The City As a Sketchpad

Design School Classroom Projects Can Both Educate Students And Help Solve Urban Problems

The walkway to the Science Center.

A canal in East Cambridge.

Boston's multi-million dollar central artery project.

A highway weaving through ancient Cairo.

All were creative solutions to vexing urban problems, and all were inspired by student projects at Harvard's Graduate School of Design.

The projects--which range from simple sketches to complex models--were made in so-called studio classes. In studio classes, Design School students spend one semester solving a pressing city problem, and submit their work for a grade.

Those familiar with the studio program agree it provides a unique chance for aspiring architects and urban designers to face the challenges they will meet as professionals.

"It is almost like the city is a laboratory for the students," says J. Roger Boothe, a 1977 Design School graduate who is now director of urban design for Cambridge. "When you look at a studio you get a feeling for what the problems are."

It is "a medieval, old-fashioned apprentice system," says J. Antonio Gomez-Ibanez, a professor of urban planning and public policy.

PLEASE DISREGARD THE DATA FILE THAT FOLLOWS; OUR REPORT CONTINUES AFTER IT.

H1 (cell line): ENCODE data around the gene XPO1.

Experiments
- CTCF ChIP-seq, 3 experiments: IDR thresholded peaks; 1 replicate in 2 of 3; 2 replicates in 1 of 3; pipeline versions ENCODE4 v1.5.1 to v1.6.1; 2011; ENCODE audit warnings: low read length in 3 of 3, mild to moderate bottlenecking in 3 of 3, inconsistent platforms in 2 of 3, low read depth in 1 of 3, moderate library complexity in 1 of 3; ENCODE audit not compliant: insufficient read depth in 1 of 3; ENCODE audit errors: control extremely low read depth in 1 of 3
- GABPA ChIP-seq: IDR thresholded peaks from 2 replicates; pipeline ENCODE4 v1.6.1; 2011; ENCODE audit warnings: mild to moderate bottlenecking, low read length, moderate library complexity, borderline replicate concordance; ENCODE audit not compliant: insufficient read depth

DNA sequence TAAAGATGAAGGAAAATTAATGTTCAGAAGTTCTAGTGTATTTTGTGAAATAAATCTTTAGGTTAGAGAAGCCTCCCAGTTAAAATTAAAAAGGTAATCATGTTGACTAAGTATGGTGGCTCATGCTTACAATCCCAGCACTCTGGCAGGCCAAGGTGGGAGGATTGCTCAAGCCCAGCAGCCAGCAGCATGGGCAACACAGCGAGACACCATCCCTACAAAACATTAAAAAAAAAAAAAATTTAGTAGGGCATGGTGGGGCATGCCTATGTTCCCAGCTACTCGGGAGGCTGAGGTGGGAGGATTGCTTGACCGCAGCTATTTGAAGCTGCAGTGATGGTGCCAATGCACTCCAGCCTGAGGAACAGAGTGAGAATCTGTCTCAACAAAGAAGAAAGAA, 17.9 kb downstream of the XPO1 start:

Professors are quick to note that the studio program is a learning experience first, and that any real world considerations must always come second.

"There is no intention to influence public action," says Carl F. Steinitz, Wiley professor of landscape architechture.

"The intent is to inform," he says.

In fact, while project developers have been known to fund studio projects, Design School faculty bristle at the notion that their students are playing the role of paid consultants.

"It is not as though we are like the law school where students are apprenticed to the courts and doing real work," Steinitz says. "We are exposing options but not doing real work."

"It is important to present the results of a studio as the result of a pediological example," adds Francois C.D. Vigier, Norton professor of regional planning.